Vet speaks out as ‘dangerous’ Halloween TikTok shows dog wearing false teeth


Dr Anna Foreman, Everypaw Pet Insurance’s in-house vet has spoken out about a viral TikTok video where a dog is seen to be wearing ‘false teeth for halloween’. The video has had over 2.6 million views; however, Dr. Foreman explains, putting false teeth in a pet’s mouth is incredibly dangerous.

What are your thoughts about the viral TikTok video of a pet with false teeth for Halloween? Are there risks, and if so, what are they? 

Putting false teeth in a pet’s mouth is incredibly dangerous. False teeth are built for human teeth, and so the indents in them (which are supposed to be moulded to the real teeth) will not fit properly.

This means that the dentures can not only damage a dog’s real teeth, they will also not fit properly – this makes them a choking and foreign body hazard. The dog could choke on the teeth which can be fatal (like in a human), or they could swallow the teeth – the dentures are then very likely to obstruct their stomach opening into the intestines, or the intestines themselves.

Image by nancy sticke on Pixabay

In this case, the dog will need completely unnecessary, risky surgery to remove the false teeth. In worst case scenarios, dogs can suffer considerably and die from foreign body obstructions.

As well as being a danger, this dog is clearly distressed by having these false teeth put in its mouth. Although not struggling or crying in pain, the dog has its ears down and looks very subdued, and then actively spits out the dentures in the next clip. There is no reason to put false teeth in a dog’s mouth aside from cosmetic ones – this is simply not ethical.

What are some of the signs that a pet is uncomfortable or distressed in a costume?

If a pet is distressed in clothing, they will actively try and remove any items they are wearing with their teeth and/or paws. They may also roll around trying to free themselves from the clothing, or simply flop on the floor and refuse to move as with this TikTok video.

If they are unable to remove the items, or are so terrified they exhibit the ‘freeze’ rather than fight or flight response, then they may simply sit still with their ears and head down, trying to make themselves as small as possible.

More worryingly, some animals can become aggressive when put in a costume due to the distress they feel being in clothes. Looking at the ‘ladder of aggression’, they may start by licking their nose or lips, yawning and turning away, but this can turn quickly into growling, snapping and biting.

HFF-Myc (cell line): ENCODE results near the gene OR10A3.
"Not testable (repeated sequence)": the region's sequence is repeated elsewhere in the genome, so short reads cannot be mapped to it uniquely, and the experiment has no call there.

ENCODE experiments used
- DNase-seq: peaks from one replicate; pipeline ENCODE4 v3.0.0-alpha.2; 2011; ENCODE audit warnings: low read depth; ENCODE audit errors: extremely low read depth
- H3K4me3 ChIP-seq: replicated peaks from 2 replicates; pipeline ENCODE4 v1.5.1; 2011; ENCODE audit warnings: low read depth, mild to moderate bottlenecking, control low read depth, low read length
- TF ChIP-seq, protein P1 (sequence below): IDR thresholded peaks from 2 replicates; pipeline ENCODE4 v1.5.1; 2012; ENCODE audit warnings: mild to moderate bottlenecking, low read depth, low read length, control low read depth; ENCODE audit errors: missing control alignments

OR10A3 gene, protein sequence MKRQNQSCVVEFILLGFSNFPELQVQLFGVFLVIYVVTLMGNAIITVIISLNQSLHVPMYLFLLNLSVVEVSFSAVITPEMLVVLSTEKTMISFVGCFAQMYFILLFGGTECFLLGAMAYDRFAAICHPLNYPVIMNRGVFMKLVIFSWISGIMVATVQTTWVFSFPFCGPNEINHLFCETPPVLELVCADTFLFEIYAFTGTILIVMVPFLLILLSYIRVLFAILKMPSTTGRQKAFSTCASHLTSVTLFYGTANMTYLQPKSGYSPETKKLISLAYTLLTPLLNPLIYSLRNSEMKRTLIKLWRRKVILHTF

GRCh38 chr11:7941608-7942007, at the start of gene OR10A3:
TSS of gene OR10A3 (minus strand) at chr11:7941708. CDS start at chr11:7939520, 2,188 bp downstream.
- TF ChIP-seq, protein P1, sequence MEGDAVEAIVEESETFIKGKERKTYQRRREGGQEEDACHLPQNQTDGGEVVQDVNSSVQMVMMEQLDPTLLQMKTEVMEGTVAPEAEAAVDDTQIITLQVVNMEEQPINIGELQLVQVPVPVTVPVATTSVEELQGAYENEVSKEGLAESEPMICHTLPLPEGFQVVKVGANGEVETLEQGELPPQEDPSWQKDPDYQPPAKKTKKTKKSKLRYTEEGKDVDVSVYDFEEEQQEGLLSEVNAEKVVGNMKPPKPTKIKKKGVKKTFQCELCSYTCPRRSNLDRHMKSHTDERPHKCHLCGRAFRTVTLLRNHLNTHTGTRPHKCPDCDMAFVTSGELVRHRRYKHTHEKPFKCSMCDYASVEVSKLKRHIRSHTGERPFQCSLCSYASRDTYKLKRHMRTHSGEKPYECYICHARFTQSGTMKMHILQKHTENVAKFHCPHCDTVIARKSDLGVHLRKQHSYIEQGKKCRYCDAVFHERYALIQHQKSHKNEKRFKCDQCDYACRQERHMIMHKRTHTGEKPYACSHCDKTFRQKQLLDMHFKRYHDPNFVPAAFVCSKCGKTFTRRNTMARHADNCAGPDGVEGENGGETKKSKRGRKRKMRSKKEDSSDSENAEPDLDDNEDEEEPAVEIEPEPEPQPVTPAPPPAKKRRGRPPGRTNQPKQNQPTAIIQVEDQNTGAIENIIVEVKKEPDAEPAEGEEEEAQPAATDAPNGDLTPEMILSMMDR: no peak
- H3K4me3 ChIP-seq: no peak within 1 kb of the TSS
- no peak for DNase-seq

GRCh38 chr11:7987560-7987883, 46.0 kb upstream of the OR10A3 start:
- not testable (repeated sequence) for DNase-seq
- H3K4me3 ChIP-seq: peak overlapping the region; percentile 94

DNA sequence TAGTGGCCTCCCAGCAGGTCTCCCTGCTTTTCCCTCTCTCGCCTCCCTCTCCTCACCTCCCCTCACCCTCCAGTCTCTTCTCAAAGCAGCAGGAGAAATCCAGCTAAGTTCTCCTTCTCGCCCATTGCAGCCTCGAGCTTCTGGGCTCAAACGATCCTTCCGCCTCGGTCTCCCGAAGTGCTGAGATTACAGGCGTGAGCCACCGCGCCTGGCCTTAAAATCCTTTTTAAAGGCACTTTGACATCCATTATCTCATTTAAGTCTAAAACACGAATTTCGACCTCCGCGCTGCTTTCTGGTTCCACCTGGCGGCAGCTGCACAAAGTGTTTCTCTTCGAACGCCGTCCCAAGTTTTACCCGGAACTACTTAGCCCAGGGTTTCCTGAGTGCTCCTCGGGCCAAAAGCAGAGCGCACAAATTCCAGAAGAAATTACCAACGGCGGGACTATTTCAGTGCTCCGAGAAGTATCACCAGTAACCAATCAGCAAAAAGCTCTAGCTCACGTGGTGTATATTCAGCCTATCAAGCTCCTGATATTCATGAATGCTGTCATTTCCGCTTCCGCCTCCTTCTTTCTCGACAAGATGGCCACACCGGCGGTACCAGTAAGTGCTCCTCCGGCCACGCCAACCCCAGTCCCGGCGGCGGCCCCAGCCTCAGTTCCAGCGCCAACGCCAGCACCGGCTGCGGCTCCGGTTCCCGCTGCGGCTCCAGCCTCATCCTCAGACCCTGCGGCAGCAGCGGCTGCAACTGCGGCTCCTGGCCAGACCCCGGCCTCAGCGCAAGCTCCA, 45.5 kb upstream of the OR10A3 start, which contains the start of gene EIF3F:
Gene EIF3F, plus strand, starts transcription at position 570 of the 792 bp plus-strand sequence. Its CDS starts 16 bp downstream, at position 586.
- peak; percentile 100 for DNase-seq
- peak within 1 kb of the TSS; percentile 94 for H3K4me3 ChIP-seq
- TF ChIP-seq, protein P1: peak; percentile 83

Are there any particular pet animals who may be more uncomfortable in costumes than others?

Cats tend to become the most distressed in costumes – dogs can sometimes be used to wearing coats and jumpers in the colder months, however cats will not. The only instance cats should wear ‘clothes’ is when having surgery, some cats may do better with a medical pet shirt rather than an Elizabethan cone to prevent them from licking at any wounds.

blanket bans on pets may become illegal

What are the consequences of a pet becoming distressed in a costume? Also, what risks could pets face in a Halloween costume?

If animals become stressed in a costume there is the risk that they may exhibit the ‘flight’ response and run away, which is particularly dangerous if they are outside.

Pets may also injure themselves trying to get out of clothing – for example, cats and dogs can get neckwear stuck in their mouth, which can cause jaw and tooth injuries, they can seriously injure a limb or their head if they get a leg stuck in a costume and lose their balance, and if an animal gets an outfit stuck over their head they may asphyxiate themselves if it is not a breathable material.

If an animal becomes extremely stressed, which can be the case with many cats and small pets, then they can suffer a heart attack or other fatal stress related event.

What are the safest materials for a pet to wear?

If a dog needs to wear a coat or jumper, it should be made of a soft fitting material if indoors or can be made of a waterproof material if being worn outside. The clothes should not be too tight (can lead to blood supply issues), or too loose (so the animal gets stuck in the item which can lead to an injury as above).

Otherwise a dog should only wear a costume if they are not exhibiting stress related behaviours when wearing it (see ladder of aggression note as above). Cats should never wear outfits – as mentioned above only a medical pet shirt is suitable for a cat to wear. There is no instance where dressing a cat or small pet up is ethical or in their best interest.

Halloween and pets: trick or treating

  • Make sure that pets do not escape outside when opening the door, microchip details up to date etc.
  • Make sure that if a dog is protective of the house, or shows signs of aggression to visitors/intruders, that accepting trick or treaters is approached very carefully, as injury to a third party from your animal can lead to police involvement.
  • Careful not to let dogs have access to chocolate, sugar-free (containing xylitol) sweets or alcohol.
  • If taking animals trick or treating this Halloween, make sure they are on a secure harness or lead and their microchip details are up to date in case they get lost. If they are a nervous dog or do not like the dark/have poor vision, then they should be left at home.
Image by Michelle Maria on Pixabay

This is a guest essay by Dr. Anna Foreman. Want to write for us? Visit or email


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